8. Strive for courage, and temper it with common sense.
  9. Be calm, especially when circumstances are extreme, but err on the side of measured action.
  10. Be slow to judge, quick to learn.

Wishing everyone a 2018 which surpasses your hopes and dreams!

A Note to My 20-year Old Self

November 22, 2017

As we enter into our time of Thanks-Giving with friends and family, and from there into the whirlwind of fun, work and activities of the holidays, I want to stop and write a message to my 20-year-old self.

This message is musings of my wisdom and learnings (such as they are) to the person at 20, so many decades ago, and yet just yesterday in my mind. It is also a message to my own daughter, who will reach that 20-year-old milestone in a few months.

  1. Be bold and keep raising the bar for yourself. Never settle. It won’t always feel good to always be reaching. But in the end, it will be all good.
  2. Know your values and never compromise on them for any reason.
  3. Make a stand for yourself and help others make a stand for themselves, but only if they want your support. This is the only way to overcome injustice and complacency, and help us all as individuals, as leaders, as people do our part in making the world a better place.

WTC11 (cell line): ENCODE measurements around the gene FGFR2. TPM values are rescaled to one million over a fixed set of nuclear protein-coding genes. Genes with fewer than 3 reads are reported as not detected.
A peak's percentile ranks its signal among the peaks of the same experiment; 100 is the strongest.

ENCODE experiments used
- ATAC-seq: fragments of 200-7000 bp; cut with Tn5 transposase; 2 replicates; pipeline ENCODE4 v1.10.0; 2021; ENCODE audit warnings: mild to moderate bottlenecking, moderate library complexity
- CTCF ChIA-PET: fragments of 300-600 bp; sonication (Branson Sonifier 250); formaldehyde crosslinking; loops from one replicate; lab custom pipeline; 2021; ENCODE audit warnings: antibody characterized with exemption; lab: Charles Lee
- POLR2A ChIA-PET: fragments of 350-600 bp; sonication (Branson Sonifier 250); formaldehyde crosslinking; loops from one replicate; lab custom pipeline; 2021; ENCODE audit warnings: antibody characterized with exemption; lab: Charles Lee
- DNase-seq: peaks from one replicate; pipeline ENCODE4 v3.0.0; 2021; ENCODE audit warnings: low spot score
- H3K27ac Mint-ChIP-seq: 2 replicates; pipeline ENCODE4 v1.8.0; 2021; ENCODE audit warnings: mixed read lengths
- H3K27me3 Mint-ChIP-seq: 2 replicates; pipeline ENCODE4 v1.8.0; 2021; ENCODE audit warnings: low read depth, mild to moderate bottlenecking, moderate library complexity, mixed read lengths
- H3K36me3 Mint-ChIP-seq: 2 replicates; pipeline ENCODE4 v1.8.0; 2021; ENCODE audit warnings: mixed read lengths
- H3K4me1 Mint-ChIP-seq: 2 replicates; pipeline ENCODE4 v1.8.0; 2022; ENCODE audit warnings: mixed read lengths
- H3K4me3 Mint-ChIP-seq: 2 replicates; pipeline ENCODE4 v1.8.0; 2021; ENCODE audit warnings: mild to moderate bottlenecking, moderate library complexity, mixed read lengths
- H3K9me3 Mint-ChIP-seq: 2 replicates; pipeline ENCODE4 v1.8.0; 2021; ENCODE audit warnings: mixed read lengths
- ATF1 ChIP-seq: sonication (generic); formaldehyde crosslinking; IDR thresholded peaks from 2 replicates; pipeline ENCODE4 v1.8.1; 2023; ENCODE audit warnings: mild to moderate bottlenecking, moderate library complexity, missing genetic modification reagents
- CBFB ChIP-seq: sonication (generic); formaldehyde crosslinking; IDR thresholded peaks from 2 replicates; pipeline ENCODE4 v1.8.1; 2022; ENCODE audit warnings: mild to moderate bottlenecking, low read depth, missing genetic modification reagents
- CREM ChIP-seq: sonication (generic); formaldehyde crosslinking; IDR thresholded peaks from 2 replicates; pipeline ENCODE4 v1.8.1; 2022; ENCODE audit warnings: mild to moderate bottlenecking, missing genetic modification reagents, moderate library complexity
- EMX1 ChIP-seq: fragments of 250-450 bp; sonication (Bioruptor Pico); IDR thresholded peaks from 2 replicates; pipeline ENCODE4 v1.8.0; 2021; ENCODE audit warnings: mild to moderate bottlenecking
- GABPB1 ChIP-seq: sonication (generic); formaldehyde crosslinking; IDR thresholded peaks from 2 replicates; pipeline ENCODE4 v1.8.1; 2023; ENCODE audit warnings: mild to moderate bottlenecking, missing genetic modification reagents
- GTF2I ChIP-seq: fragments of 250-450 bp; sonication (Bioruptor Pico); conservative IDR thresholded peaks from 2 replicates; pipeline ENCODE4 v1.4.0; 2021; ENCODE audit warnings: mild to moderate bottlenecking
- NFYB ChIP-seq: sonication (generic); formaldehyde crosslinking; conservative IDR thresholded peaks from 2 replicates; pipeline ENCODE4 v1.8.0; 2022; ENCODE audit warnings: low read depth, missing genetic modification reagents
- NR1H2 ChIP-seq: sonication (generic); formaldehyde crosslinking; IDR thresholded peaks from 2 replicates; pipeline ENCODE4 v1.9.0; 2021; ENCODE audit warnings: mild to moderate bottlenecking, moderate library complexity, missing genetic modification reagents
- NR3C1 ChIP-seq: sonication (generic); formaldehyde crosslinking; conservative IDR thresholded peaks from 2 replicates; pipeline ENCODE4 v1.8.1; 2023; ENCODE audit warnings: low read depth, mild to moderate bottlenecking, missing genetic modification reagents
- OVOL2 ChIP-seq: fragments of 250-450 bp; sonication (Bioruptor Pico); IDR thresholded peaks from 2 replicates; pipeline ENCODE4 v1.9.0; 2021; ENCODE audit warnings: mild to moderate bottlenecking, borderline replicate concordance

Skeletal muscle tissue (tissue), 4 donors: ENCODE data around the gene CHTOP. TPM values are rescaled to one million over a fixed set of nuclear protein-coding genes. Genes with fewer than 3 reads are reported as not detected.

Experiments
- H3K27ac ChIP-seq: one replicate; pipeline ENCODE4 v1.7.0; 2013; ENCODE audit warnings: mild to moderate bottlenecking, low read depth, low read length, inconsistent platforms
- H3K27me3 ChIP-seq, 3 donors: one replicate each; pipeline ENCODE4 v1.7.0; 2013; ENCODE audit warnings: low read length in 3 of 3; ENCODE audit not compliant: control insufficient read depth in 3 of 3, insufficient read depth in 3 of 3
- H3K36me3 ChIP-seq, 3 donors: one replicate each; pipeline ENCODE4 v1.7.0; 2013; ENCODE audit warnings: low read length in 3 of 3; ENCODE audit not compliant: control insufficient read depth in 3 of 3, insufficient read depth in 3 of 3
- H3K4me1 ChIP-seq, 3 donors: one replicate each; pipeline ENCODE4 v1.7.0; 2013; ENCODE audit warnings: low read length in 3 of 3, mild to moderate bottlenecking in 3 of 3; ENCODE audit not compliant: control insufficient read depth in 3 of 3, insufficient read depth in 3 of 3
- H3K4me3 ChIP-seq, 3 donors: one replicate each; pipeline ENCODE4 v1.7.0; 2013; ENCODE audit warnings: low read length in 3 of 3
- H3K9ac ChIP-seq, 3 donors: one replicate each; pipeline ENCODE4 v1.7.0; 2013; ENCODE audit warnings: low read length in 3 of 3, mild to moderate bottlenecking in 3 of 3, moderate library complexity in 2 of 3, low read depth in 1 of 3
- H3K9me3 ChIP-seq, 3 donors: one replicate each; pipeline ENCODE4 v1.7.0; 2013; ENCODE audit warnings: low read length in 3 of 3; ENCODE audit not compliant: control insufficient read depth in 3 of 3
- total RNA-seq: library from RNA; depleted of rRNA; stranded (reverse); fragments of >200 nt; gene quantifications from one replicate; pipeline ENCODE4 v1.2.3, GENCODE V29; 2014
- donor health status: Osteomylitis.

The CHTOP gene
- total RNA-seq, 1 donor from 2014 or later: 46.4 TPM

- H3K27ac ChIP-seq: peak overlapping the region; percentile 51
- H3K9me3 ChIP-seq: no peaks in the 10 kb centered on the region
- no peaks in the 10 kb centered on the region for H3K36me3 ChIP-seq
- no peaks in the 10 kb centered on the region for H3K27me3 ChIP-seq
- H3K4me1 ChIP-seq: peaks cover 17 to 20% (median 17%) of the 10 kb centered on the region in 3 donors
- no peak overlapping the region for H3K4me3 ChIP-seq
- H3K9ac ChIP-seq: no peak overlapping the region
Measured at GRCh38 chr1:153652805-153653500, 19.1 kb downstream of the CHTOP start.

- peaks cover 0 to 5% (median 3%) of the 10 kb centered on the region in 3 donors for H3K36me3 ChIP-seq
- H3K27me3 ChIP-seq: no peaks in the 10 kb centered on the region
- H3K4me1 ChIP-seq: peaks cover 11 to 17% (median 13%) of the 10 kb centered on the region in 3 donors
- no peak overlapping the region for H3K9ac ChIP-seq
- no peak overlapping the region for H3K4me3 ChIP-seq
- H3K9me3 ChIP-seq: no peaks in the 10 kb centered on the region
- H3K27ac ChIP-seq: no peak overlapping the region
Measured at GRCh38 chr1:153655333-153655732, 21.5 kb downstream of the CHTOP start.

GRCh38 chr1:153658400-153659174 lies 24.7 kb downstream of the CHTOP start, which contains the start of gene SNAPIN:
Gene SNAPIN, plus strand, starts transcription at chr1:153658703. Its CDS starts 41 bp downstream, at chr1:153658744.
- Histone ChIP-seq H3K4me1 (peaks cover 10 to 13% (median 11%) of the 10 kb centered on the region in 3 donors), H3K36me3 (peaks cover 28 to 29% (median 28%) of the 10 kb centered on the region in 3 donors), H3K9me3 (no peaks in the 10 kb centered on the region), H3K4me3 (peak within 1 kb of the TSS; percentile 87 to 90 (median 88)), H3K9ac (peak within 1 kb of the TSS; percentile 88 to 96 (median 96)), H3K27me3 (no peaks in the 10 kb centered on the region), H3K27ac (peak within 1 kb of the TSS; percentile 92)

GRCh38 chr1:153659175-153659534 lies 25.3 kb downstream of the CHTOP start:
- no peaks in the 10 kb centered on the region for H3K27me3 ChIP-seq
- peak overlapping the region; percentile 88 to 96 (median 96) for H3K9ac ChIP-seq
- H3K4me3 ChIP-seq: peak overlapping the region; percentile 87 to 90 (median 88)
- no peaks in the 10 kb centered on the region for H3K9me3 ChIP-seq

4. “Right” has many definitions, many contexts. Never judge those who feel like they are doing the ‘right’ thing. Beware of people who would judge you for doing what you think is the right thing.
  5. Be ever inclusive, especially with people who don’t think or act like you do. It benefits everyone.
  6. Do the right thing, even if it’s inconvenient, even if there’s no reward, even if there’s a negative consequence.
  7. Have patience and tolerance for yourself and others. It’s a great path for growing and thinking and expanding.
  8. Take a page from Maya Angelou’s book – it’s more important how you make someone feel than it is what you DO.